Our Christian Paradox

Paradox. Something that seems contradictory but includes a latent truth.

“I can resist anything but temptation!” said Oscar Wilde. A literary paradox.

“Start with something so simple as not to seem worth stating, and then end with something so complex that no one will believe it.”  A philosophical paradox. 

“They must go to war to make peace.”  A historical paradox.

But surely the greatest of all paradoxes is the Cross!  The clearest picture of hate is also the greatest picture of love.  

Death for Life.  HIS death for MY life.        

Amazing love, how can it be … that YOU, my King, would die for me?      

Born and raised a Hindu Brahmin, the idea of incarnation did not particularly captivate me.  The Hindu deity Krishna is said to be an incarnation.  God becoming human to vanquish evil? Again, Hindu mythology is replete with story after story of the godhead – as man – triumphing over the enemy.  But God – THE One True God – incarnating as Man just so He could become the enemy?  2 Corinthians 5:21 tells us that Jesus who knew no sin became sin on our behalf, that we might become the righteousness of God in Him!

A God who willingly and obediently and humbly sacrificed Himself in the most horrific and gruesome way possible – all on my behalf.  MY behalf? Why? Because the enemy that had to be conquered was sin – mine and yours!  He could have effortlessly destroyed the enemy – He is God, after all.  But the enemy was me.  And so instead of destroying me, He delivered me.  He took my place – and yours.  His death for our lives. It doesn’t make sense!  But wait, there’s more.

It's Sunday.  Resurrection Sunday. The Day that Death Died – Hallelujah! For unlike all the other incarnations I knew growing up, this is not only a God who died for us, but this is also the only God who has defeated death! His death for my life.  But now His Life … for my death.  My death to self.  His Resurrection gives me – and you - new life so we too can declare with Paul (Galatians 2:20): “I have been crucified with Christ. It is no longer I who live, but Christ who lives in me. And the life I now live in the flesh I live by faith in the Son of God, who loved me and gave himself for me.”   Wait, what? How can it be? A spiritual paradox.  It doesn’t seem to make sense, does it? But that doesn’t make it any less true.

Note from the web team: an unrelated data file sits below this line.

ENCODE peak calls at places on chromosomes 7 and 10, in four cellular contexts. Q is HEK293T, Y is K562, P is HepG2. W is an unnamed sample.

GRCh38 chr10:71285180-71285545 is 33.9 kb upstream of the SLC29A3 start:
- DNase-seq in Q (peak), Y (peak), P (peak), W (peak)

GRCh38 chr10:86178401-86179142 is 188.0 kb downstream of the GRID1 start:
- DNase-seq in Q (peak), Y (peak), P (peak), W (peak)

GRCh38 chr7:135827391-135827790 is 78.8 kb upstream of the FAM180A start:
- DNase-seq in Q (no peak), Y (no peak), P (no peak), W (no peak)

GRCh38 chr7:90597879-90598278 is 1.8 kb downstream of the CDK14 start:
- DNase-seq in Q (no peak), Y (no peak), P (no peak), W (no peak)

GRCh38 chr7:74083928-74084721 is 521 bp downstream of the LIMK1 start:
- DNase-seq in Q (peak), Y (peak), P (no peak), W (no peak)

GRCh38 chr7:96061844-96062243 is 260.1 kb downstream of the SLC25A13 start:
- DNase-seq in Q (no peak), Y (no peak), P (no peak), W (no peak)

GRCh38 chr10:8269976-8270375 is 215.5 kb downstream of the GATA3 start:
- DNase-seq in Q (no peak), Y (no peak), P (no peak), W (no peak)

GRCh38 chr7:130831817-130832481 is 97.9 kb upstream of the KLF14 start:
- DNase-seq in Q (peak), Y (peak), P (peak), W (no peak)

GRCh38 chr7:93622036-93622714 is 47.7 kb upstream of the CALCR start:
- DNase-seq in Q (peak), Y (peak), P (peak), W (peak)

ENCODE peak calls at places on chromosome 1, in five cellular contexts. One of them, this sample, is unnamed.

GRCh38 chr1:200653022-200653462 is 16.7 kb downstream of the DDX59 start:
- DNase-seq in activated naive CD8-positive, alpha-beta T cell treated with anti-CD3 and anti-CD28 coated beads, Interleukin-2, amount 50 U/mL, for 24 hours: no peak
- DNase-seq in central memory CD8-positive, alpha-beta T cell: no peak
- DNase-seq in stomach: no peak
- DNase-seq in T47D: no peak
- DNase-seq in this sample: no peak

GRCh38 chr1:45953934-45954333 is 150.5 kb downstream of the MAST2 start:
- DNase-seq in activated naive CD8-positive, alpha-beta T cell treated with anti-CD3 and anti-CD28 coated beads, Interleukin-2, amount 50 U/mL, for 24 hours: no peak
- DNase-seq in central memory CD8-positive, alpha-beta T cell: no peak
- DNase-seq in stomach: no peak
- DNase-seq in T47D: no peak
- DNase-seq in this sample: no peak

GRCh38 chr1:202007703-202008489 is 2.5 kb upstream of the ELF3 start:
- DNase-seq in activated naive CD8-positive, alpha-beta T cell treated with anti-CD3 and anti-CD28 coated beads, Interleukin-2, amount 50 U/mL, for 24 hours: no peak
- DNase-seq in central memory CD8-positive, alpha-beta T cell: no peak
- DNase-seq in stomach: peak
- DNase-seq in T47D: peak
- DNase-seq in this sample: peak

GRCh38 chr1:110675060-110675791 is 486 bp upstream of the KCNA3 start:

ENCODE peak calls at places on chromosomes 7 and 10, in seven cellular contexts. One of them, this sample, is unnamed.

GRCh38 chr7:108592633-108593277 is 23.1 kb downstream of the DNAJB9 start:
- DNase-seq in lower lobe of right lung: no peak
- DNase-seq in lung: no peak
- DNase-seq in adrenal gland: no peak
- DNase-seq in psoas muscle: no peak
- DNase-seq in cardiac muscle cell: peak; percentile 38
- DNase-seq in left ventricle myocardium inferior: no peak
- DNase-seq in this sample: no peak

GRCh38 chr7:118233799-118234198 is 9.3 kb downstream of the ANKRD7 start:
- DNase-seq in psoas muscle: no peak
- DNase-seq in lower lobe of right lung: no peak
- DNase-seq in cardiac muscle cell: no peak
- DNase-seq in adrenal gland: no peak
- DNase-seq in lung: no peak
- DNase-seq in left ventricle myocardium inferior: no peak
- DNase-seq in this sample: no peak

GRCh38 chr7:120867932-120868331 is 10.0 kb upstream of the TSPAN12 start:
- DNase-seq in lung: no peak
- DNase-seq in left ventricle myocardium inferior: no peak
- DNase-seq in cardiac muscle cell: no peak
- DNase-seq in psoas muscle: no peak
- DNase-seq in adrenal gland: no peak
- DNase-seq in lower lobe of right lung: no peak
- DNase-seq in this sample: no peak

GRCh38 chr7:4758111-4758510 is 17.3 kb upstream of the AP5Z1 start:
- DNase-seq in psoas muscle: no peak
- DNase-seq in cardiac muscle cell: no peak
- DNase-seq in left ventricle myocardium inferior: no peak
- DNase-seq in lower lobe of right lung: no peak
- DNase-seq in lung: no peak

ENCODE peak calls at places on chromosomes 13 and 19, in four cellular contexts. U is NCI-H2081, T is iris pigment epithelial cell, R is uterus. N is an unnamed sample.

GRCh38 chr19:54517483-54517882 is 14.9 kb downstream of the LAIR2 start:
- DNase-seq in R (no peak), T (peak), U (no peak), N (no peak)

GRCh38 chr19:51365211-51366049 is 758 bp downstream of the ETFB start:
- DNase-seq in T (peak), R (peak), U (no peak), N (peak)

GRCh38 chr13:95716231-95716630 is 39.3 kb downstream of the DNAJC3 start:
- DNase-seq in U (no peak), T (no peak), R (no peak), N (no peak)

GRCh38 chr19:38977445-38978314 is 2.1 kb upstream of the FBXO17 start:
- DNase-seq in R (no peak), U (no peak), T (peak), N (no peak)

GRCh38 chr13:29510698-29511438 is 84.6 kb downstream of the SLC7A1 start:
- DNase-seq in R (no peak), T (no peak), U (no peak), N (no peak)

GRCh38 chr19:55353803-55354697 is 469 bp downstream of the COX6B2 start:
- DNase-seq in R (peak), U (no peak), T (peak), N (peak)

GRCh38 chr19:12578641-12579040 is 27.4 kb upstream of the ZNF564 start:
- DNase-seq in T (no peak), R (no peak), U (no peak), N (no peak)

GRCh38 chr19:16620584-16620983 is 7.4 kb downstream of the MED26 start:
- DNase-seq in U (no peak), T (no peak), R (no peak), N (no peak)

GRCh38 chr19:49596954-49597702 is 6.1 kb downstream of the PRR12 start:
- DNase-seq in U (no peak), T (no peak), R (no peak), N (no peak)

The King who was a servant. 

The Cross which satisfied the Wrath of God and the Love of God.

The death that brought life to us, and now our death for His life through us.

The surrender so we can live victorious.

Our Christian paradox.

Glorious Suffering

Are you suffering? Is it causing you to doubt the love and faithfulness of God? Do you feel that your suffering is punishment for your guilt, and you’ve got to somehow make it right so you can escape? Don’t give in to that thinking (unless of course you’re paying the consequences of poor choices)!